There isn't that I know of, either. Read the myths, is usually a good starting point. Cu Chulainn? Mabinog--wait that's Welsh, never mind.

    Also, maybe The Well of Five Streams, by Erynn Rowan Laurie? I'm pretty sure Laurie is a well-known name in Celtic paganism, whose essays might therefore be helpful to you. (I apparently own this in ebook but I'm pretty sure I haven't actually read it yet. So I can't speak to the contents.)

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    Re: Help

    thanks, i'll be sure to check that stuff out. On a different note, I've asked this elsewhere, but could anyone else help me with the question?

    Recently my wife bought we a valknut without knowing the meaning behind it, it tried it on. I've read some places that once it has been worn you have made a commitment to odin.

    I was not aware of this at the time I tried it on, and I'm certainly not ready to make such a commitment.

    IS there any truth to this and if so how do I fix this? I'm no where near the point of making commitments.

    Quote Originally Posted by Alexeigynaix View Post
    "Eclectic polytheism" is probably a good term.

    There isn't that I know of, either. Read the myths, is usually a good starting point. Cu Chulainn? Mabinog--wait that's Welsh, never mind.

    Also, maybe The Well of Five Streams, by Erynn Rowan Laurie? I'm pretty sure Laurie is a well-known name in Celtic paganism, whose essays might therefore be helpful to you. (I apparently own this in ebook but I'm pretty sure I haven't actually read it yet. So I can't speak to the contents.)

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    Re: Help

    Quote Originally Posted by minus View Post
    Recently my wife bought we a valknut without knowing the meaning behind it, it tried it on. I've read some places that once it has been worn you have made a commitment to odin.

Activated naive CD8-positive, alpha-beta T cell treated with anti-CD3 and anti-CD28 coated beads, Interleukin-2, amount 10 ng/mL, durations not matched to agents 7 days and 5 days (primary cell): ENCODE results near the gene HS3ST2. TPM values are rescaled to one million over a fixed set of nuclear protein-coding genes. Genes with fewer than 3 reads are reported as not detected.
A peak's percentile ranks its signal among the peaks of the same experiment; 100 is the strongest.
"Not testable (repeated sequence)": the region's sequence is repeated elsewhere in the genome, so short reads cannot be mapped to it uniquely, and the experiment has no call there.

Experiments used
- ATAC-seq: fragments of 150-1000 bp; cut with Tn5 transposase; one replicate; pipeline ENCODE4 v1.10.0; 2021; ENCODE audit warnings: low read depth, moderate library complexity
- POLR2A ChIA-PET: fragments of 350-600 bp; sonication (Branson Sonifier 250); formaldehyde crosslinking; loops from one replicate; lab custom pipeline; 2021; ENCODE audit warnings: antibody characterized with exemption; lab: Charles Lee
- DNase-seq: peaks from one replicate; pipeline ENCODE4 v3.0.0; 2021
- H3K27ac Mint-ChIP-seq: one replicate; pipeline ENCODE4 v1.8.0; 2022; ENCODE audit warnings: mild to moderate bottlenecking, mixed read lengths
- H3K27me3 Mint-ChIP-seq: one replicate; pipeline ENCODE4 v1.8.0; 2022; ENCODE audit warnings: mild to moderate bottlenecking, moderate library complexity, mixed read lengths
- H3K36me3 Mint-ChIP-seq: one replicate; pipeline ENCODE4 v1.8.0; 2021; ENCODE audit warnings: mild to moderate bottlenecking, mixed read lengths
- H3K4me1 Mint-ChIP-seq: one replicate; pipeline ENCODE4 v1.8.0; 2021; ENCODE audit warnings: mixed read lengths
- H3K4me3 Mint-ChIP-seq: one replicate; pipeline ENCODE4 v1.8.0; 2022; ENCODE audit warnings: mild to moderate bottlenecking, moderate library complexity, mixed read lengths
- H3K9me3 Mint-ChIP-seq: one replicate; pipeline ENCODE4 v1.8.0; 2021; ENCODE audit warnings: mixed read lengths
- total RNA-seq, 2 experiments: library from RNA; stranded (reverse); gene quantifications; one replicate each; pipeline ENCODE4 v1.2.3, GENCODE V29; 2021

I was not aware of this at the time I tried it on, and I'm certainly not ready to make such a commitment.

    IS there any truth to this and if so how do I fix this? I'm no where near the point of making commitments.
    It might get Odin's attention, but, no, just putting it on does not constitute a commitment. Even wearing it regularly does not; what constitutes a commitment is making a commitment - the notion that one can do so accidentally/inadvertently is, IMO, as ludicrous as the notion that one could make a binding marital commitment 'by accident', or, say, by simply putting on a ring of typical 'wedding ring' design.

    The Wikipedia article on the Valknut is actually really good for clarifying this - it makes it clear that the valknut isn't established as definitely being a symbol of Odin, notes modern usages that demonstrate the unlikelihood of the 'instant commitment' notion, and even quotes the passage from Davidson (a very highly-regarded academic antiquarian specializing in northern Europe) from which the 'instant commitment' notion is likely derived, and if so, is clearly a misinterpretation of.

    So, you probably don't even need to 'apologize and move on'; you can wear the valknut or not, as you prefer and with no guilt or anxieties either way (many Asatruar use it simply as a symbol of their heathenry, not as a symbol of devotion to Odin specifically), no apologies needed.

    With regard to your initial question, Darkhawk's essay On Eclecticism will probably be of interest and use to you.

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    Re: Help

    Quote Originally Posted by minus View Post
    Recently my wife bought we a valknut without knowing the meaning behind it, it tried it on. I've read some places that once it has been worn you have made a commitment to odin.